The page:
Parvovirus: Parvoviral enteritis is an acute, potentially fatal disease of the immune system and gastrointestinal tract primarily, but the virus can cause further multisystemic disease. Although dogs of all ages are susceptible, puppies are more at risk. Symptoms include vomiting, bloody diarrhea, fever and dehydration. Since these symptoms can indicate other diseases as well, the veterinarian will confirm a diagnosis of parvoviral infection by doing a thorough work-up including diagnostic blood work.
DA2PPV is recommended for ALL DOGS
Dogs: Lifestyle Vaccines
Now we will go a little bit into the "lifestyle" vaccines, meaning vaccinations that are more applicable to dogs with certain lifestyles! More and more these are getting closer to needing to be considered "core" due to the prevalence of these pathogens, and the very active and outdoorsy lifestyles many of our furry family members are leading!
Bordetella: also known as “kennel cough”. Most commonly caused by Bordetella bronchiseptica. This vaccination can be very important for puppies, especially if they are going to be interacting with other dogs. It is good for older dogs who have had/shown symptoms of Kennel Cough, or dogs who are commonly being kennelled, or visiting dog parks.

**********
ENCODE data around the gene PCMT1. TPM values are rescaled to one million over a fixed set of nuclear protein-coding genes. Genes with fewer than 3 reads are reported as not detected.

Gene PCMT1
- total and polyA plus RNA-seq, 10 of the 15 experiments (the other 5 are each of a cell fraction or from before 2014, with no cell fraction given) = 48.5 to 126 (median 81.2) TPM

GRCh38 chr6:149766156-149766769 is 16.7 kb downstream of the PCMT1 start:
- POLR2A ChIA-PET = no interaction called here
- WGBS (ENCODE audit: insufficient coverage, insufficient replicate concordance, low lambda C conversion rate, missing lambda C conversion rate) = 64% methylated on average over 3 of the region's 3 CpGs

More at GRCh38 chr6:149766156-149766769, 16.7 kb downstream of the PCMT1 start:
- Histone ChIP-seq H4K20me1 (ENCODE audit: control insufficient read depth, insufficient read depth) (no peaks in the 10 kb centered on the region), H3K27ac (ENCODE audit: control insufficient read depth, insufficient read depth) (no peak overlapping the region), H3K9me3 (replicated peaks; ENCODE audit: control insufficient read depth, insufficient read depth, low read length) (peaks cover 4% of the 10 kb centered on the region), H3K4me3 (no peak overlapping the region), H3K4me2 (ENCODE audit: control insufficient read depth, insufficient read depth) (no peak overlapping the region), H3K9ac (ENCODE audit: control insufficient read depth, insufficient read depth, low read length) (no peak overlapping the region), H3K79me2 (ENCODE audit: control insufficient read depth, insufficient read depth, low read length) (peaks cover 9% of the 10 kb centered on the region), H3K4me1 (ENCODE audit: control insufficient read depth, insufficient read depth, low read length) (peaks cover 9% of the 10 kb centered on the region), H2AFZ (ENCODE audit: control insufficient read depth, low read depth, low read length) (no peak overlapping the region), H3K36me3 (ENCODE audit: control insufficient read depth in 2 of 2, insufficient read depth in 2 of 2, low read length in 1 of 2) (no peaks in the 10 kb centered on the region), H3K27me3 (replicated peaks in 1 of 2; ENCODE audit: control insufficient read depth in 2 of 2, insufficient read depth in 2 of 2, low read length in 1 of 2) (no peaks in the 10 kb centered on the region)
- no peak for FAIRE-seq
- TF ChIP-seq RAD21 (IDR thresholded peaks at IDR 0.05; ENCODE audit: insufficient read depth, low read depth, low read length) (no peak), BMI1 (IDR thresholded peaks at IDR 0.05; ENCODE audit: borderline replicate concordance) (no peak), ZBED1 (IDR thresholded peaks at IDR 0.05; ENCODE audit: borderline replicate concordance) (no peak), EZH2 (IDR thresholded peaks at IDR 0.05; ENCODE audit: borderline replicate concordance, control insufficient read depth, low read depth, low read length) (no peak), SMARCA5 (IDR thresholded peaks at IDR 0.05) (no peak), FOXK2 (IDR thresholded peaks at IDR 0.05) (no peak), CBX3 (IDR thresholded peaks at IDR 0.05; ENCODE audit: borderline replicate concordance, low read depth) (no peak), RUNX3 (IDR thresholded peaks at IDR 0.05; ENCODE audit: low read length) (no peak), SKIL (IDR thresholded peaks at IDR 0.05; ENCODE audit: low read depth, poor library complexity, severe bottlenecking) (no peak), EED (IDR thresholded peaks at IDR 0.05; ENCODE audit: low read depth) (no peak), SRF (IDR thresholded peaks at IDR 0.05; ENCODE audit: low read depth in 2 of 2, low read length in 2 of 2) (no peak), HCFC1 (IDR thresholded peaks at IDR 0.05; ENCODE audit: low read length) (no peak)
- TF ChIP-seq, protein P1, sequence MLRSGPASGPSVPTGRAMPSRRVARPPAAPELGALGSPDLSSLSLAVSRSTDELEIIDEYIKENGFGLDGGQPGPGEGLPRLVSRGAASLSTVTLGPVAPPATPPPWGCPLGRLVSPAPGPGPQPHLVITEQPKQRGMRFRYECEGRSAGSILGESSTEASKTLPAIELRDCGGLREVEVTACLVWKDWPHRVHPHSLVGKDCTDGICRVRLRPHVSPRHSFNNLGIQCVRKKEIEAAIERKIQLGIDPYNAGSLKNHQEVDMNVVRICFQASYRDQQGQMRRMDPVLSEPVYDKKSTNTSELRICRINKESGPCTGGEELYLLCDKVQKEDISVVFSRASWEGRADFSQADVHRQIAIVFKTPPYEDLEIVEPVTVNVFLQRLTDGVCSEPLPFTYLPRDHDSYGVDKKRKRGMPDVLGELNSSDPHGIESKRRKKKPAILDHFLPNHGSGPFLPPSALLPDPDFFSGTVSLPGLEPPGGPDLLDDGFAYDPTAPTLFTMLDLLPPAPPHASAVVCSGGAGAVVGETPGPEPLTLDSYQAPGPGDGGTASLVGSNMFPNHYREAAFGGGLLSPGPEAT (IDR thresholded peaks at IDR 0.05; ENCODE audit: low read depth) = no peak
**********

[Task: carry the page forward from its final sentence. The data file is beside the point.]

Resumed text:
Lyme disease: also known as Borreliosis, is caused by the Borrelia burgdorferi bacteria, and is transmitted by the black-legged tick (deer tick). The disease can affect both animals and humans. Symptoms include fever, which may become chronic, along with other signs such as loss of appetite, lethargy and swollen lymph nodes. Abnormal neurological, cardiac, kidney, and reproductive symptoms can also occur. This vaccination would be a good idea for dogs who are commonly in long grass, wooded areas, or anywhere they may pick up ticks. If deer are plentiful in your area, we highly recommend having your dog on a veterinary grade flea and tick medication, and having them up to date on their lyme disease vaccination for safety.
Leptospirosis: a contagious bacterial infection caused by organisms that can survive in stagnant surface water for extended periods. Animals and humans can become infected by ingesting contaminated feed or water. Symptoms include weakness, anorexia, vomiting, diarrhea, fever, lethargy and mild conjunctivitis in the early stage. Later stages of the disease are characterized by laboured breathing, increased thirst and urination, back pain, reluctance to move andA commonly encountered bacterial pathogen in the disease complex that often leads to clinical signs of respiratory disease in dogs. Jaundice, kidney and liver failure are the often fatal consequences of this disease. This vaccine is for your puddle-drinking dogs. Lepto is easy to prevent but very hard and extensive to treat. It is much easier to have your pup protected, then it is to treat them if they get it!